Wednesday, November 08, 2006

Keepers of the Land, Feeders of Us All

Have you ever driven through the countryside and just marvelled at the beauty? – the mowed fields, the waving grasses, the spectacular swaths and vistas of open space.

I do, everyday. These views and vistas, which most people take for granted, don’t come easy. There is a lot of blood, sweat, and tears that go into them. Someone, usually a farmer, has to mow the fields two to three times a year. Without mowing, within a matter of a couple years, a field will grow up into brambles, then brush, then forest. Pretty soon, the vista has vanished. You can’t see the rolling hills, the mountains in the distance. Trees climb high to the sky and pretty soon the view is a woodland and the only thing you can do with it is let it grow, log it, or knock it all down and build a mess of houses unless someone had the foresight and where with all to preserve the raw land forever as a public space.

Mowing involves equipment – a tractor, a mowing machine, a rake, a tedder, a baler, the fuel. All these things help take the grass off the field and keep it pristine and beautiful for you to look at. None of this equipment comes cheaply. Then there is the time it takes. Time, time – noone has enough of it – even a farmer. But that farmer that mows your view and cares for the land - and sometimes your neighbors - feels it is important to enrich it with manure, to keep the grasses growing, to keep the land open. He or she may feed their animals with the hay but that isn't the only end-product for them. Most farmers I know take real pride in a properly cared for field or pasture, the neatly clipped grasses, and the view.

So next time you drive past a farm and think to yourself - “Why is there so much stuff in the yard?” “Why can’t they keep their place neater?” - try to resist shaking your finger. Farming is nowhere near an easy life and it is amazing that anyone chooses to do it anymore. Be thankful there are men and women who still are choosing to farm – they are taking care of your view and feeding you. By no means are they getting rich – they are working harder than most of us for way less money. Be happy to thank them by paying a little extra and buying their produce, milk, cheese, fruits and more. It’s the least you can do. Farmers shouldn’t be taken for granted. They are a disappearing breed. And when they give up because it’s just too hard a life, there won’t be a view to appreciate. If we all don’t support the small farmer, we won’t have a choice – we’ll all be eating our food supplied by large factory farms and the views will be gone.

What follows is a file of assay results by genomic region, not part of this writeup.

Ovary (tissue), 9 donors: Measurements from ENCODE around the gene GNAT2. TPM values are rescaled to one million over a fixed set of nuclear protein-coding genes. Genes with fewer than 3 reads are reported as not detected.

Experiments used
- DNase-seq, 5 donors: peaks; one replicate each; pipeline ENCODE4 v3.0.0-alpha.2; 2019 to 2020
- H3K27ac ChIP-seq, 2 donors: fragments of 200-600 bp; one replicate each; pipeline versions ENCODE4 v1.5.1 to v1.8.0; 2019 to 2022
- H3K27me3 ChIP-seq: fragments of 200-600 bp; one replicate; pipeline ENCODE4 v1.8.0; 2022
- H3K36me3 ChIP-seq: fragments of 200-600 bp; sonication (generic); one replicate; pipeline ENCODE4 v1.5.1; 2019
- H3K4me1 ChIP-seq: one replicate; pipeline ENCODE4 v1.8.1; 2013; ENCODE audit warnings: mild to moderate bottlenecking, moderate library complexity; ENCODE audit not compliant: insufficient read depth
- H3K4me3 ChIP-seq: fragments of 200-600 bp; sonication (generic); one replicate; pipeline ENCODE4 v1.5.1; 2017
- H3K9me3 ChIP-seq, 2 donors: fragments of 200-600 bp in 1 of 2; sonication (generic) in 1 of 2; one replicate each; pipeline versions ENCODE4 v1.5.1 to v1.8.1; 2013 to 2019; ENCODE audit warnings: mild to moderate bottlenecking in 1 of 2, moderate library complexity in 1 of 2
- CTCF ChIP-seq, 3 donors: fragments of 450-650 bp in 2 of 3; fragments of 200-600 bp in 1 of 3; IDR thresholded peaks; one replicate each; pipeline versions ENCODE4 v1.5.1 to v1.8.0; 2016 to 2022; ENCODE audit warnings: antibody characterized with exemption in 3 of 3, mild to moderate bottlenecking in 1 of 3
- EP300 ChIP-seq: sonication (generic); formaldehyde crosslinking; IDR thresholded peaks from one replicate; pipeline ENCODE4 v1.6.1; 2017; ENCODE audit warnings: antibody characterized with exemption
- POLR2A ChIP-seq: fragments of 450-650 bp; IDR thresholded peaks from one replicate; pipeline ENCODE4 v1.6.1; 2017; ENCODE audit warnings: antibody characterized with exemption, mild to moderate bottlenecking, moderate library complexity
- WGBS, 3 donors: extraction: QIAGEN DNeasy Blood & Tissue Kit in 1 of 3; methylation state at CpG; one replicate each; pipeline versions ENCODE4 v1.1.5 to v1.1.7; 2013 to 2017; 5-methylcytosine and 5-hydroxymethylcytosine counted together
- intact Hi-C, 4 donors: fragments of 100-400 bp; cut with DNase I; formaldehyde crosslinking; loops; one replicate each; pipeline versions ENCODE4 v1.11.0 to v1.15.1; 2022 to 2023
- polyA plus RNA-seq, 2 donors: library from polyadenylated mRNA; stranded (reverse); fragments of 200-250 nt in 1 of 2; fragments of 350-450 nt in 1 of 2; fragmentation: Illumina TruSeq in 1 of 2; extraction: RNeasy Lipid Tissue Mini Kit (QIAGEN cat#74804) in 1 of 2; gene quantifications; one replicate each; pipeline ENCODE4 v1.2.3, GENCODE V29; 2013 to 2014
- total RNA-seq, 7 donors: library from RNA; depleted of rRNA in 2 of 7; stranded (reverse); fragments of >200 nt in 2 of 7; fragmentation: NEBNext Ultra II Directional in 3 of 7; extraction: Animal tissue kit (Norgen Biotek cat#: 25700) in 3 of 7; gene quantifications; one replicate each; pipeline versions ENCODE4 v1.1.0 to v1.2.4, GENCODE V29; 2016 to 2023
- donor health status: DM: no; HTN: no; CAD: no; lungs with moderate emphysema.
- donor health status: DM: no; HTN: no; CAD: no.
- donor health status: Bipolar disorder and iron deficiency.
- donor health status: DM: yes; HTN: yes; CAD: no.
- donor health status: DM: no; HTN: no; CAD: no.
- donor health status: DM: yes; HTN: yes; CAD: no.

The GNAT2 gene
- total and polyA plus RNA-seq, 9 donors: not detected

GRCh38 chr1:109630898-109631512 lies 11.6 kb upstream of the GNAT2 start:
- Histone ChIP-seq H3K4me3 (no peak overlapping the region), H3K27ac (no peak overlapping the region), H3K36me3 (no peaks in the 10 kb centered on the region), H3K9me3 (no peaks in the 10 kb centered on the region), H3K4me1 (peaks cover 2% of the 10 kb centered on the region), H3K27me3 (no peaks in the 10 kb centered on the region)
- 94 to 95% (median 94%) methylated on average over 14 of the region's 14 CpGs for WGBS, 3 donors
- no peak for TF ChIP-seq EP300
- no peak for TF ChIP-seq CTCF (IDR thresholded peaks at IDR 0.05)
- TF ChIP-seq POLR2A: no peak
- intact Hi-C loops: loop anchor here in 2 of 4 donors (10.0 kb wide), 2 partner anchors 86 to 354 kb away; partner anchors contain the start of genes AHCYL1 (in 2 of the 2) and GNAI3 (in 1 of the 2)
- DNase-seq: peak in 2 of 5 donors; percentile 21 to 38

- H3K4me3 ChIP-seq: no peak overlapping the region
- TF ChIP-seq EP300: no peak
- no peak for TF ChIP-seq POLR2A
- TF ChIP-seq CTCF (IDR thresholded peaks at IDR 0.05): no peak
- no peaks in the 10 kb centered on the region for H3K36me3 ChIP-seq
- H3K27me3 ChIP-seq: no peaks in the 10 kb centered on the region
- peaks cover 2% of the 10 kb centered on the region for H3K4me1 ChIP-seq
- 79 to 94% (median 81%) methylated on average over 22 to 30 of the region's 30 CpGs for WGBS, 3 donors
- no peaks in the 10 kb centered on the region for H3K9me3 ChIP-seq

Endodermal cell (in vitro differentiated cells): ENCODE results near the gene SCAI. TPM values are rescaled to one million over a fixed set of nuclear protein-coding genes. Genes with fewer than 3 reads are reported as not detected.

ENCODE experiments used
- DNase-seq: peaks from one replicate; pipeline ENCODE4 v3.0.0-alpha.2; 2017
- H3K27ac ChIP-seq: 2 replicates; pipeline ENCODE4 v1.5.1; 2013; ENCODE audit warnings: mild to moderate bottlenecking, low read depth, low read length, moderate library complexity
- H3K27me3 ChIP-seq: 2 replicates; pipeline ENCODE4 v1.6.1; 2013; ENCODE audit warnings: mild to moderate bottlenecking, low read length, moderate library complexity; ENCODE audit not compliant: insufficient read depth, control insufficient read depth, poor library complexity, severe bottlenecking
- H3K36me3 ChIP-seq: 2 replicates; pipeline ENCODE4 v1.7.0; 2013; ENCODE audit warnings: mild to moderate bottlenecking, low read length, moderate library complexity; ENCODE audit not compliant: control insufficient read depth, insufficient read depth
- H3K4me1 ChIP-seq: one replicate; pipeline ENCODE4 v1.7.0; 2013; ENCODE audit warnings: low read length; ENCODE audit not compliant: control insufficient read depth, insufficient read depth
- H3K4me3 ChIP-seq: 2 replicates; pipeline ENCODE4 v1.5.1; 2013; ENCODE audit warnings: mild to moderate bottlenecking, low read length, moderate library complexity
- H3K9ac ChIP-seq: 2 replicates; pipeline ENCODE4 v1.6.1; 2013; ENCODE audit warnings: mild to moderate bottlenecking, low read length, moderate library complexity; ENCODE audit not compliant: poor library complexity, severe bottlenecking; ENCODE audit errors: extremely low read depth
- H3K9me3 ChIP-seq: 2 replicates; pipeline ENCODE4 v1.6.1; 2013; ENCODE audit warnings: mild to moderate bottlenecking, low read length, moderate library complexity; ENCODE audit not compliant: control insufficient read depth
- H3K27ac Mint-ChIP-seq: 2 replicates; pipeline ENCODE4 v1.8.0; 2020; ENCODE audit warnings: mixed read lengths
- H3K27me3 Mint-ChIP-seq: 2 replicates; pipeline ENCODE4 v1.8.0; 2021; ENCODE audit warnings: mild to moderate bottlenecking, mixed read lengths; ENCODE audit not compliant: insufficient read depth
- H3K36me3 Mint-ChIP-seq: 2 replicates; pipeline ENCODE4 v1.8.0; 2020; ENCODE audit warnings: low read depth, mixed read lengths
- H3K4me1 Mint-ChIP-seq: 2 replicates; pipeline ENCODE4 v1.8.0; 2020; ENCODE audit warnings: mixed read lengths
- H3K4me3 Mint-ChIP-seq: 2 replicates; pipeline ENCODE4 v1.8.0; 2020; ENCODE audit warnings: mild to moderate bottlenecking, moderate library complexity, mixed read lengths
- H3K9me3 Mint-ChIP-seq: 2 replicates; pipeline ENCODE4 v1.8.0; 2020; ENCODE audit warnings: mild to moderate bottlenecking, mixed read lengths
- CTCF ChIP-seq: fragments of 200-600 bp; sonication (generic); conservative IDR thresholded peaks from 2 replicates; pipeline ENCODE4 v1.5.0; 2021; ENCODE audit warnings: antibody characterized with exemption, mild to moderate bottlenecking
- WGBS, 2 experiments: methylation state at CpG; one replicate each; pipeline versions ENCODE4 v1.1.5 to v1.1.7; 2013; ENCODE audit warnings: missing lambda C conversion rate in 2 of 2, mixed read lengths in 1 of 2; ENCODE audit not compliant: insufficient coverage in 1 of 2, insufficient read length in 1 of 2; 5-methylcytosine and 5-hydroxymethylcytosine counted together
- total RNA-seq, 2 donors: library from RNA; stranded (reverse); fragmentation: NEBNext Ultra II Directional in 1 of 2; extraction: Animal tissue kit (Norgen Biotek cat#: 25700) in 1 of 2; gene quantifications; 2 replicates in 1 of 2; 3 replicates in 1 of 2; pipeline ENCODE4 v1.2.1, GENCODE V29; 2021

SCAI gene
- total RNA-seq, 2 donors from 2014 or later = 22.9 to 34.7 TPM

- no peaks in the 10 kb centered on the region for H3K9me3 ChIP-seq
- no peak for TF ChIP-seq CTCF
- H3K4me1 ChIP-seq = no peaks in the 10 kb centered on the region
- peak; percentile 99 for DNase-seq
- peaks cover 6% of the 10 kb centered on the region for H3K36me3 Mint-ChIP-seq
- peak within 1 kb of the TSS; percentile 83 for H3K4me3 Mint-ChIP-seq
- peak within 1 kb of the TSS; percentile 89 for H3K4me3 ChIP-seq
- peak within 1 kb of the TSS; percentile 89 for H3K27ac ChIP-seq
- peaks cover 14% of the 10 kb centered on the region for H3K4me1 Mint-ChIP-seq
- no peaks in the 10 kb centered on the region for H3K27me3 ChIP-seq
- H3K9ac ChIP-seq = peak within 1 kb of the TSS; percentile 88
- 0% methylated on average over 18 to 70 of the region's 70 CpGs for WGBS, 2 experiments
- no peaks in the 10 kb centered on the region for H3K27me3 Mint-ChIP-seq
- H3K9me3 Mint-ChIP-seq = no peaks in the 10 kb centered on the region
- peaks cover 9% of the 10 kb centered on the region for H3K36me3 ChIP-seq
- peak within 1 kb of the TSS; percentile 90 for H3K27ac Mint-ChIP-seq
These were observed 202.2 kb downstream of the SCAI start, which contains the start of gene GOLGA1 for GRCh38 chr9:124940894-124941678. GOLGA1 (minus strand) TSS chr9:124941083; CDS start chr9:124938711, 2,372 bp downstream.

It’s almost Thanksgiving – a time for us all to give thanks for the relative wealth, prosperity, and bounty that can be found on our shores. Help out the little farmer by buying a local turkey and local produce if you can. Chances are it will all taste better and you will be doing some real good with your purchase.

I’m stepping off my soapbox for now.


Mama Urchin said...

I'm with you 100%. Eat local. I need a bumper sticker.

Kim said...

Amen! I live in a rapidly growing area where the powers that be give little or no thought to the impact of developement (other than $$$'s). It is sad to see the farms I grew up near and the fields I played in disappearing.

PamKittyMorning said...

A very moving post. I wish more people would really listen. Not just hear, listen.

Green Kitchen said...

We're strong supporters of local food. One way we participate in our area is by joining a CSA (Community Supported Agriculture), you know, the weekly veggies in a box. There's a good online directory of CSAs:

Anonymous said...

I will join you on that soapbox...very true words you have written, and I whole heartedly agree, coming from a farming background.